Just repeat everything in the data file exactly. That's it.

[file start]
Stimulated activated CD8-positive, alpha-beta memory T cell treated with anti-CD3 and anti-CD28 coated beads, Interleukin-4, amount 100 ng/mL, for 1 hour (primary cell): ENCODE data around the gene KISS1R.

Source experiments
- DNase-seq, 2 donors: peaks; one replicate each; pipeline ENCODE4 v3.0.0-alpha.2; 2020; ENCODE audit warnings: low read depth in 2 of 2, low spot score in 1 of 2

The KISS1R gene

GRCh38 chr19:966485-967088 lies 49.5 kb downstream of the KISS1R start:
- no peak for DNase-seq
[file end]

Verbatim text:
Stimulated activated CD8-positive, alpha-beta memory T cell treated with anti-CD3 and anti-CD28 coated beads, Interleukin-4, amount 100 ng/mL, for 1 hour (primary cell): ENCODE data around the gene KISS1R.

Source experiments
- DNase-seq, 2 donors: peaks; one replicate each; pipeline ENCODE4 v3.0.0-alpha.2; 2020; ENCODE audit warnings: low read depth in 2 of 2, low spot score in 1 of 2

The KISS1R gene

GRCh38 chr19:966485-967088 lies 49.5 kb downstream of the KISS1R start:
- no peak for DNase-seq